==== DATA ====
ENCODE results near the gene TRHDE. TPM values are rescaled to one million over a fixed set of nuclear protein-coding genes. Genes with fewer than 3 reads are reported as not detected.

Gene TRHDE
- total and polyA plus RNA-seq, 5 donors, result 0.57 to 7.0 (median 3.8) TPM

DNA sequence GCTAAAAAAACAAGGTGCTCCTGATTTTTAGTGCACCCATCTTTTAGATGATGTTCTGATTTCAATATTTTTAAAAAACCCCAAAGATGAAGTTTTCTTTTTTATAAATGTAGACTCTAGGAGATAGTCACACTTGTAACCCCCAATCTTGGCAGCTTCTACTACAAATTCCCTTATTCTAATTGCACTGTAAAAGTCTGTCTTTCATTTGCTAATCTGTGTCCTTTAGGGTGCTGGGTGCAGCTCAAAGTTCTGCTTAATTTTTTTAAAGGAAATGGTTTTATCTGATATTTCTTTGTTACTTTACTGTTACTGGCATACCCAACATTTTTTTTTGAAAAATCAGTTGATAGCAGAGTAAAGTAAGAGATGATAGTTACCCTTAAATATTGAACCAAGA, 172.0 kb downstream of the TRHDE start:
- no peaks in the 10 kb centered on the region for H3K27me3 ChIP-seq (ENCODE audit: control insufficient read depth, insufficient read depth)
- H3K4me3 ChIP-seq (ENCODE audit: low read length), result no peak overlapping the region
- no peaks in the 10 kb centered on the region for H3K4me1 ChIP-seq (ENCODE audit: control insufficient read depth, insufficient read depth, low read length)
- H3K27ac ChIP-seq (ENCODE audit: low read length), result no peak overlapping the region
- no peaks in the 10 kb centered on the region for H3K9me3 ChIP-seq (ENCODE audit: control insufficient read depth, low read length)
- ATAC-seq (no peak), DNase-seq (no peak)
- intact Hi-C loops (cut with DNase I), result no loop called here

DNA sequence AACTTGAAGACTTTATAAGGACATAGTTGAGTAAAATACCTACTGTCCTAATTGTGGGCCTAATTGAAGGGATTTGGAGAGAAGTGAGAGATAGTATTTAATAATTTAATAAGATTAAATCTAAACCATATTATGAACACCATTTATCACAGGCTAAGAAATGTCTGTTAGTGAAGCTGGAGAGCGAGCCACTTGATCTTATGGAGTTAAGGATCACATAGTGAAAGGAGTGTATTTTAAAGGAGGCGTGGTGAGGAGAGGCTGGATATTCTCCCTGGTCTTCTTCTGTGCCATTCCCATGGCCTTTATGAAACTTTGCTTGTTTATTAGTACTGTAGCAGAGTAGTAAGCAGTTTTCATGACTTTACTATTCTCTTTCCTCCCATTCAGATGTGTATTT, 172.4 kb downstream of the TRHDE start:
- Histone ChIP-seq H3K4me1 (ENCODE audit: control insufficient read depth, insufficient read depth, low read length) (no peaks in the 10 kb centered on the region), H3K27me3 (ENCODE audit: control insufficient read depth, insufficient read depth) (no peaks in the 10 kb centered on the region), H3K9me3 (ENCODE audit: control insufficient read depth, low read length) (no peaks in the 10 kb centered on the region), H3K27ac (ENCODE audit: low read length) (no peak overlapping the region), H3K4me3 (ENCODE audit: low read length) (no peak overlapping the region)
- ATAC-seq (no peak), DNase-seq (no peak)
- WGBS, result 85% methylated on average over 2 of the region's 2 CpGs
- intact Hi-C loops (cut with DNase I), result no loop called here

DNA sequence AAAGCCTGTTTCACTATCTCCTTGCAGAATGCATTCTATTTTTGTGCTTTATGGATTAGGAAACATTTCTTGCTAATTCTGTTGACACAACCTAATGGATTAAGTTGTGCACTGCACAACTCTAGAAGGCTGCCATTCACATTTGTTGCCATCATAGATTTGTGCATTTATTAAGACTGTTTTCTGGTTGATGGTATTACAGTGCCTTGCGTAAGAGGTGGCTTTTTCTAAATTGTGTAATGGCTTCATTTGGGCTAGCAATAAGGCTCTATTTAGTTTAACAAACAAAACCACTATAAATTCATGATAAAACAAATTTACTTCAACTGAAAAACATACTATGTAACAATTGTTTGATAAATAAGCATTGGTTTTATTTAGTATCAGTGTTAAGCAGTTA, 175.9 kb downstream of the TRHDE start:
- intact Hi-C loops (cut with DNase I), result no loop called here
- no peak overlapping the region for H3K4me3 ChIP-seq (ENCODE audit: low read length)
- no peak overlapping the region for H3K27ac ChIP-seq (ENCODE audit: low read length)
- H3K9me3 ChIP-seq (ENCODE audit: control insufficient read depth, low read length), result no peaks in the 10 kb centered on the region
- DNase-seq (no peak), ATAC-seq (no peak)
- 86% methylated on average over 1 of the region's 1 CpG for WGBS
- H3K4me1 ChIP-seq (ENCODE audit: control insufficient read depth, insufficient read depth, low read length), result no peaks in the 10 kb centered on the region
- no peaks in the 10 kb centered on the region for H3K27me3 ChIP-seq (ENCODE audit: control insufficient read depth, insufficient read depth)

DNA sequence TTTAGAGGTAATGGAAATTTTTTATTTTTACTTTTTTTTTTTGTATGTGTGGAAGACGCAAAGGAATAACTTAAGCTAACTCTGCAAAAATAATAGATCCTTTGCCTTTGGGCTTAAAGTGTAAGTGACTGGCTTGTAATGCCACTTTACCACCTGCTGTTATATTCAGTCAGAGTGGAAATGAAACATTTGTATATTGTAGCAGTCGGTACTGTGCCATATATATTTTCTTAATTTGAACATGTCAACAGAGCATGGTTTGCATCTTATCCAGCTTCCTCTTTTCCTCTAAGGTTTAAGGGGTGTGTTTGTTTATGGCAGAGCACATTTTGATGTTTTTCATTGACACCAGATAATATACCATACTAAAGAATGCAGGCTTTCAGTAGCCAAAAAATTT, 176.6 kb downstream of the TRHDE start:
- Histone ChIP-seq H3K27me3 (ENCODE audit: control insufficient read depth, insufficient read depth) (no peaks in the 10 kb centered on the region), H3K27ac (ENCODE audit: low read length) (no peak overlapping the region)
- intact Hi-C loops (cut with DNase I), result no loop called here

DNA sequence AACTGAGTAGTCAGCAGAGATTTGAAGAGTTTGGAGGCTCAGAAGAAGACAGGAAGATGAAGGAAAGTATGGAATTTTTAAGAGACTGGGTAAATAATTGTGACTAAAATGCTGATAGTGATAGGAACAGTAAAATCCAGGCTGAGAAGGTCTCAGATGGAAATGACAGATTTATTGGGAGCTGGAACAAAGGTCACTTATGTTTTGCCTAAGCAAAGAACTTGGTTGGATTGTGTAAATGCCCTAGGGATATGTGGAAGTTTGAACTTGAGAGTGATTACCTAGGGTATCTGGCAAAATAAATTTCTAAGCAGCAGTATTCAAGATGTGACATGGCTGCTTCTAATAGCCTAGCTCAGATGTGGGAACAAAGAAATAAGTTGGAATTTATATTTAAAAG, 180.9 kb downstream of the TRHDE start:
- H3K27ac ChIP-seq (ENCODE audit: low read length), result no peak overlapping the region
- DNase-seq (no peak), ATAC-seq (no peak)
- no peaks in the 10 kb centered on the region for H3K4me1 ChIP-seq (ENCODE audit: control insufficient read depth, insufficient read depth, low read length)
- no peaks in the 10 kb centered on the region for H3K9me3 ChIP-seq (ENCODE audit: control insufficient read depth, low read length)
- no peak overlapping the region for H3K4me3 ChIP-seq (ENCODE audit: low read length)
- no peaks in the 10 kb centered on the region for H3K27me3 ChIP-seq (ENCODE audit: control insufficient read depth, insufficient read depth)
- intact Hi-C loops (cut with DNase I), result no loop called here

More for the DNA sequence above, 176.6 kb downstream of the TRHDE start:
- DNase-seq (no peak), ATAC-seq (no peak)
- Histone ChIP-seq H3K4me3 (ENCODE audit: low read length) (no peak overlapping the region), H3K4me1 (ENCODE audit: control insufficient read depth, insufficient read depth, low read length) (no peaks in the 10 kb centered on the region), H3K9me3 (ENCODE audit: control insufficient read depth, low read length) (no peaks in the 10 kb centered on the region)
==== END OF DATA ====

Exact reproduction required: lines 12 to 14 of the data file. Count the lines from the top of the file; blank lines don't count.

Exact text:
DNA sequence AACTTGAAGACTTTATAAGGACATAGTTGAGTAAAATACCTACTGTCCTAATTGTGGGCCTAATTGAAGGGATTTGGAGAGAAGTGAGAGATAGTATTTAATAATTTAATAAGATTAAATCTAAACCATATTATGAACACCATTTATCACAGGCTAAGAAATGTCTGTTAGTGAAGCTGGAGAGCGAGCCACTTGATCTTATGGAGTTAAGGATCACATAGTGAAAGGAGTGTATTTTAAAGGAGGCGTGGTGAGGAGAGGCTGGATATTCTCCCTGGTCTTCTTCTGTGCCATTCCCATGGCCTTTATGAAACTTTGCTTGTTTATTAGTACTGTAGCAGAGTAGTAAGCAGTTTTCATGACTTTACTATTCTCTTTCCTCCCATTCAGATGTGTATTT, 172.4 kb downstream of the TRHDE start:
- Histone ChIP-seq H3K4me1 (ENCODE audit: control insufficient read depth, insufficient read depth, low read length) (no peaks in the 10 kb centered on the region), H3K27me3 (ENCODE audit: control insufficient read depth, insufficient read depth) (no peaks in the 10 kb centered on the region), H3K9me3 (ENCODE audit: control insufficient read depth, low read length) (no peaks in the 10 kb centered on the region), H3K27ac (ENCODE audit: low read length) (no peak overlapping the region), H3K4me3 (ENCODE audit: low read length) (no peak overlapping the region)
- ATAC-seq (no peak), DNase-seq (no peak)